Current and upcoming radio telescopes will map the spatial distribution of cosmic neutral hydrogen (H i) through its 21 cm emission. In order to extract the maximum information from these surveys, accurate theoretical predictions are needed. We study the abundance and clustering properties of H i at redshifts z ≤ 5 using TNG100, a large state-of-the-art magnetohydrodynamic simulation of a 75 h -1 Mpc box size, which is part of the IllustrisTNG Project. We show that most of the H i lies within dark matter halos, and we provide fits for the halo H i mass function, i.e., the mean H i mass hosted by a halo of mass M at redshift z. We find that only halos with circular velocities larger than ≃30 km s-1 contain H i. While the density profiles of H i exhibit a large halo-to-halo scatter, the mean profiles are universal across mass and redshift. The H i in low-mass halos is mostly located in the central galaxy, while in massive halos the H i is concentrated in the satellites. Our simulation reproduces the bias value of damped Lyα systems from observations. We show that the H i and matter density probability distribution functions differ significantly. Our results point out that for small halos, the H i bulk velocity goes in the same direction and has the same magnitude as the halo peculiar velocity, while in large halos, differences show up. We find that halo H i velocity dispersion follows a power law with halo mass. We find a complicated H i bias, with H i already becoming nonlinear at k = 0.3 h Mpc-1 at z 3. The clustering of H i can, however, be accurately reproduced by perturbative methods. We find a new secondary bias by showing that the clustering of halos depends not only on mass but also on H i content. We compute the amplitude of the H i shot noise and find that it is small at all redshifts, verifying the robustness of BAO measurements with 21 cm intensity mapping. We study the clustering of H i in redshift space and show that linear theory can explain the ratio between the monopoles in redshift and real space down to 0.3, 0.5, and 1 h Mpc-1 at redshifts 3, 4, and 5, respectively. We find that the amplitude of the Fingers-of-God effect is larger for H i than for matter, since H i is found only in halos above a certain mass. We point out that 21 cm maps can be created from N-body simulations rather than full hydrodynamic simulations. Modeling the one-halo term is crucial for achieving percent accuracy with respect to a full hydrodynamic treatment. Although our results are not converged against resolution, they are, however, very useful as we work at the resolution where the model parameters have been calibrated to reproduce galaxy properties.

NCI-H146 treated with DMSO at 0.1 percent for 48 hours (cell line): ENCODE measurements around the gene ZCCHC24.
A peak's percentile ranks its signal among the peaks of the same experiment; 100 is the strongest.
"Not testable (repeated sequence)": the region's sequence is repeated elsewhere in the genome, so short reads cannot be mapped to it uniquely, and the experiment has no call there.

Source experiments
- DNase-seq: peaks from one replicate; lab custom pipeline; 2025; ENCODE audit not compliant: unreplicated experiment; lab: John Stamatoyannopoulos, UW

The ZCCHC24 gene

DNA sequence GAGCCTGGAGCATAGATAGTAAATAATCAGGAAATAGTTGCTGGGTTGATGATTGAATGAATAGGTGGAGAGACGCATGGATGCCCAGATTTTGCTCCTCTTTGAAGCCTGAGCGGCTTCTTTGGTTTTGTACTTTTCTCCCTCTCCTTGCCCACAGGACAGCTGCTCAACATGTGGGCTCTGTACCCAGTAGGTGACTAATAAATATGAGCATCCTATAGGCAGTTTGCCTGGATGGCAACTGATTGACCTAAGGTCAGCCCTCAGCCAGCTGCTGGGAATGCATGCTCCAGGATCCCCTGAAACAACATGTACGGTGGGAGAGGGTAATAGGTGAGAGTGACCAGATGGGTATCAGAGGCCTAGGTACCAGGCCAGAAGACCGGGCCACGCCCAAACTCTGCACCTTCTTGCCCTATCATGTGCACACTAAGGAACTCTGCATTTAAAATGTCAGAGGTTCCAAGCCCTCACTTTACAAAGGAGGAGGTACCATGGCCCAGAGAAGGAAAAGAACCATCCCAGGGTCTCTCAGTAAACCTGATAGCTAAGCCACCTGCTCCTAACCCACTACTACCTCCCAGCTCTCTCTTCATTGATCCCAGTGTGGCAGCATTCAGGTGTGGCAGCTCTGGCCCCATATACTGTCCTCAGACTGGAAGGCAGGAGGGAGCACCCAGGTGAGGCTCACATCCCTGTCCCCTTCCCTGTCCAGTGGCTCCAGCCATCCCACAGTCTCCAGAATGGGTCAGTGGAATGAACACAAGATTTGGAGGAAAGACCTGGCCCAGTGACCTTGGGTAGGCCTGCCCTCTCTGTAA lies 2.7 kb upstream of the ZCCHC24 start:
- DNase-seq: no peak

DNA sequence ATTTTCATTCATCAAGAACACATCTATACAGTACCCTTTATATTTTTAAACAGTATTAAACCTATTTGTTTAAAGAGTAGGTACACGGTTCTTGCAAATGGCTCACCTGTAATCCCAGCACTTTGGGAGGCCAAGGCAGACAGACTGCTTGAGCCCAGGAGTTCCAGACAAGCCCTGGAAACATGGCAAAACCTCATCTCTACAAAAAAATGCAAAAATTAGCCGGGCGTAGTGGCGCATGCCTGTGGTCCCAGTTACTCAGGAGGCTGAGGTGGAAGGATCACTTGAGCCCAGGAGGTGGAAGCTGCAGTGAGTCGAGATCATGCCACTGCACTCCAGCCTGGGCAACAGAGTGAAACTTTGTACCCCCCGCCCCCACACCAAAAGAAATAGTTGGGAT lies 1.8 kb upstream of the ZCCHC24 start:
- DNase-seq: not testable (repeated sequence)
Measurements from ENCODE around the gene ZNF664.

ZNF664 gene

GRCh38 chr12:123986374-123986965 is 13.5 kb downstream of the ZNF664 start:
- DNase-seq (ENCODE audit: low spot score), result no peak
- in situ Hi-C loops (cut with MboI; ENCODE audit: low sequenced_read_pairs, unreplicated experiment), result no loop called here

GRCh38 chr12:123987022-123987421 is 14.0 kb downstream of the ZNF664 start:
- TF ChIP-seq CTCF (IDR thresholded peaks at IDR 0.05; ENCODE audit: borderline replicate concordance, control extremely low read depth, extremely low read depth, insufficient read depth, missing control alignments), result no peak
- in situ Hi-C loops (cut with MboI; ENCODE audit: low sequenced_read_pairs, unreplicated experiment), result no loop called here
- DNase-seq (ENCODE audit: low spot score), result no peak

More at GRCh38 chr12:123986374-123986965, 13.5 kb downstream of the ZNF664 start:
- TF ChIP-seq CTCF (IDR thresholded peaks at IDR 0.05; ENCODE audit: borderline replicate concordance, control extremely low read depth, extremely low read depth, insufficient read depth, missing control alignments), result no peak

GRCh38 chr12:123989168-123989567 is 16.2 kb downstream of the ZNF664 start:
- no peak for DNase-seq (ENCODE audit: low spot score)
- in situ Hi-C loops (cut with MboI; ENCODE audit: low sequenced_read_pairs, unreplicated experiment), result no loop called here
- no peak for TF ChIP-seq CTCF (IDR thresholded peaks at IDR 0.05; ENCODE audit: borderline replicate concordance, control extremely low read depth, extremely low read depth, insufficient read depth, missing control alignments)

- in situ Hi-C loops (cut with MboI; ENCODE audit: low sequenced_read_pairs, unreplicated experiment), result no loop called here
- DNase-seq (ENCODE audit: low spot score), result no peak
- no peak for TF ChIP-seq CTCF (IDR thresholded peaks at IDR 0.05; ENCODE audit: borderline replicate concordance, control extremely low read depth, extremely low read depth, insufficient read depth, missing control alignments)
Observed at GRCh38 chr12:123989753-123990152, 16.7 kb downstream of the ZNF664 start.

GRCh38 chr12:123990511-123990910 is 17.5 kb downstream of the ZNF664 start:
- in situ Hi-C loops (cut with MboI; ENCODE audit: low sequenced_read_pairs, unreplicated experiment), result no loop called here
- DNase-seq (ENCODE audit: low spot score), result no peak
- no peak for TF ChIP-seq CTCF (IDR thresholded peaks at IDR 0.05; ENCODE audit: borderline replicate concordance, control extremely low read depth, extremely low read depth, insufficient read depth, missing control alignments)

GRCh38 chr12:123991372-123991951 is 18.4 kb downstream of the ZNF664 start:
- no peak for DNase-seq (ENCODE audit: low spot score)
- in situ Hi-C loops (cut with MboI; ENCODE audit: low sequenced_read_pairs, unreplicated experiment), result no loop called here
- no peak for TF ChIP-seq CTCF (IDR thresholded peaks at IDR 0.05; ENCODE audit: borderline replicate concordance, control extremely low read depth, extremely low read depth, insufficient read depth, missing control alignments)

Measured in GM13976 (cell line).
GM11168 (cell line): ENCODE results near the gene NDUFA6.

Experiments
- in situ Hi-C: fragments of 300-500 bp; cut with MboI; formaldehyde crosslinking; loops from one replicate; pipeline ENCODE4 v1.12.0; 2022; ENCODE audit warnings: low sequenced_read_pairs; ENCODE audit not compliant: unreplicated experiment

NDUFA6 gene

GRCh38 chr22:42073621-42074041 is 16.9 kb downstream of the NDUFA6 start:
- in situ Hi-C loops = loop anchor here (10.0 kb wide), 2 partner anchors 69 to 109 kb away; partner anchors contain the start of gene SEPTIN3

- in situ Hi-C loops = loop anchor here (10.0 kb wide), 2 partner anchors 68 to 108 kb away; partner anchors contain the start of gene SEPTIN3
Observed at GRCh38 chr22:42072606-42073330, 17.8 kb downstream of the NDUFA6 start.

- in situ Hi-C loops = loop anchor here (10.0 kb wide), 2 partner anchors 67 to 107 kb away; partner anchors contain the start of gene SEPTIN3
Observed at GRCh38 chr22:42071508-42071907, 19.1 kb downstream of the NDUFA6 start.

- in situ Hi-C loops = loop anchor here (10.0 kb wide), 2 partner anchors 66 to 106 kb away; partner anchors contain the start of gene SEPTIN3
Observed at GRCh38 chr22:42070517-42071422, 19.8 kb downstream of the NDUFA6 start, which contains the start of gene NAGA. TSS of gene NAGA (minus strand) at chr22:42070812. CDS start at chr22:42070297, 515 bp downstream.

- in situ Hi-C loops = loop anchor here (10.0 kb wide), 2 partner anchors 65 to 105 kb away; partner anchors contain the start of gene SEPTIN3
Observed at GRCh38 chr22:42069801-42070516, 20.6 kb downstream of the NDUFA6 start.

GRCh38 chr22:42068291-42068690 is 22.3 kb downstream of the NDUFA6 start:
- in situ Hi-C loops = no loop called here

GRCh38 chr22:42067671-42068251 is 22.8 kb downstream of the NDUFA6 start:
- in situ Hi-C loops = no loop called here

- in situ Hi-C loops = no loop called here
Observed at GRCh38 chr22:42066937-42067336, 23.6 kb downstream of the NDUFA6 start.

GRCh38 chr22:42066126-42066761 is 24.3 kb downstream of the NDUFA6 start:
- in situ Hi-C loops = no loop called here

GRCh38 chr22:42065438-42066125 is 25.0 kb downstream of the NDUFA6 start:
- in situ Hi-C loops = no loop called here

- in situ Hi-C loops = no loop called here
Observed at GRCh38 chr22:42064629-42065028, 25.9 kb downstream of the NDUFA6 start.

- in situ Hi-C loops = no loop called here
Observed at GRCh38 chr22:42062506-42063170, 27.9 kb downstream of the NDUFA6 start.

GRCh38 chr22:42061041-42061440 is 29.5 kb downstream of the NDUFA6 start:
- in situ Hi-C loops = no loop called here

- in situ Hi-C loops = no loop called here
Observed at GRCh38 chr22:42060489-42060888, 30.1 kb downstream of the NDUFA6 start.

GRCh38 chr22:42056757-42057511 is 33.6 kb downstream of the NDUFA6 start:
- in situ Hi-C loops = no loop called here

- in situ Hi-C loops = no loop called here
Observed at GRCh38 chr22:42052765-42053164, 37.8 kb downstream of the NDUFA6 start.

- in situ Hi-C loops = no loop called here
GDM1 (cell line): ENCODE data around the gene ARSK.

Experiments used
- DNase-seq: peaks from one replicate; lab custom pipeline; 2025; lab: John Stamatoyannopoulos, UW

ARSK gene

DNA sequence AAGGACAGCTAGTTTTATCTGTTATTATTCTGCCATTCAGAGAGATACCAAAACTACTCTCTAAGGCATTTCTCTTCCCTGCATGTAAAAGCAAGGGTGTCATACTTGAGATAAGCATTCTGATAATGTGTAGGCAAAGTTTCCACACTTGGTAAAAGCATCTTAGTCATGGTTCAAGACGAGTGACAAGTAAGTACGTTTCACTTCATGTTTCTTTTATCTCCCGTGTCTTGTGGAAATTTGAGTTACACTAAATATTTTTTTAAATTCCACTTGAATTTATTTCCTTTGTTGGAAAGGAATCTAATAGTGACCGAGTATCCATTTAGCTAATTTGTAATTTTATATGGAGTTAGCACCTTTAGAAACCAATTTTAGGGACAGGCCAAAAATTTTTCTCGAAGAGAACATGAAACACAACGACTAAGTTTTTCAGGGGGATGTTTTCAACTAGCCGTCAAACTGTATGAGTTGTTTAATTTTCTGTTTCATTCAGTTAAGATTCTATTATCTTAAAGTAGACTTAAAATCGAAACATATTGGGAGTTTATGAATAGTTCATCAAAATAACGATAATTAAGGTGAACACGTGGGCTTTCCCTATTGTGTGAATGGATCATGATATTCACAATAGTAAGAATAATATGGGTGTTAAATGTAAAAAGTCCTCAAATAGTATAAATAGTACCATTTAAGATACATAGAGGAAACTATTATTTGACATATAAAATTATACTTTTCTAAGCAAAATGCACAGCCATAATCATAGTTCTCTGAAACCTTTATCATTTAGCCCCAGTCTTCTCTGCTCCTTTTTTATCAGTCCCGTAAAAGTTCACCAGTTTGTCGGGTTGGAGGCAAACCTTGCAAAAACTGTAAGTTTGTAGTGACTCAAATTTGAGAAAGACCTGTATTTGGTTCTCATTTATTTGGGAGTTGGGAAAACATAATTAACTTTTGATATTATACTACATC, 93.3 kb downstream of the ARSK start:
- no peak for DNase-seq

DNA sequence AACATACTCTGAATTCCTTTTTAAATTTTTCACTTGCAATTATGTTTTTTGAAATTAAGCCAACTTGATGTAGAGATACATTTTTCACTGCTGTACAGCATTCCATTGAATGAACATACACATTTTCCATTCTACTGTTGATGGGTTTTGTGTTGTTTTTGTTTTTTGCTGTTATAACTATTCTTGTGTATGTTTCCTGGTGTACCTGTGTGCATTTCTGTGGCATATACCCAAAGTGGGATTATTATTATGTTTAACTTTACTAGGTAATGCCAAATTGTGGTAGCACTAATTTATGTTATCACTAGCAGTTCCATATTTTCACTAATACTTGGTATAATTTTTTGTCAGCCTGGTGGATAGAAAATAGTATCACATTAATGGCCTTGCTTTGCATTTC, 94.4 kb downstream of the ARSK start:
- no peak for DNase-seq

All Science Journal Classification (ASJC) codes
- Astronomy and Astrophysics
- Space and Planetary Science
- large-scale structure of universe
- methods: numerical
- radio lines: general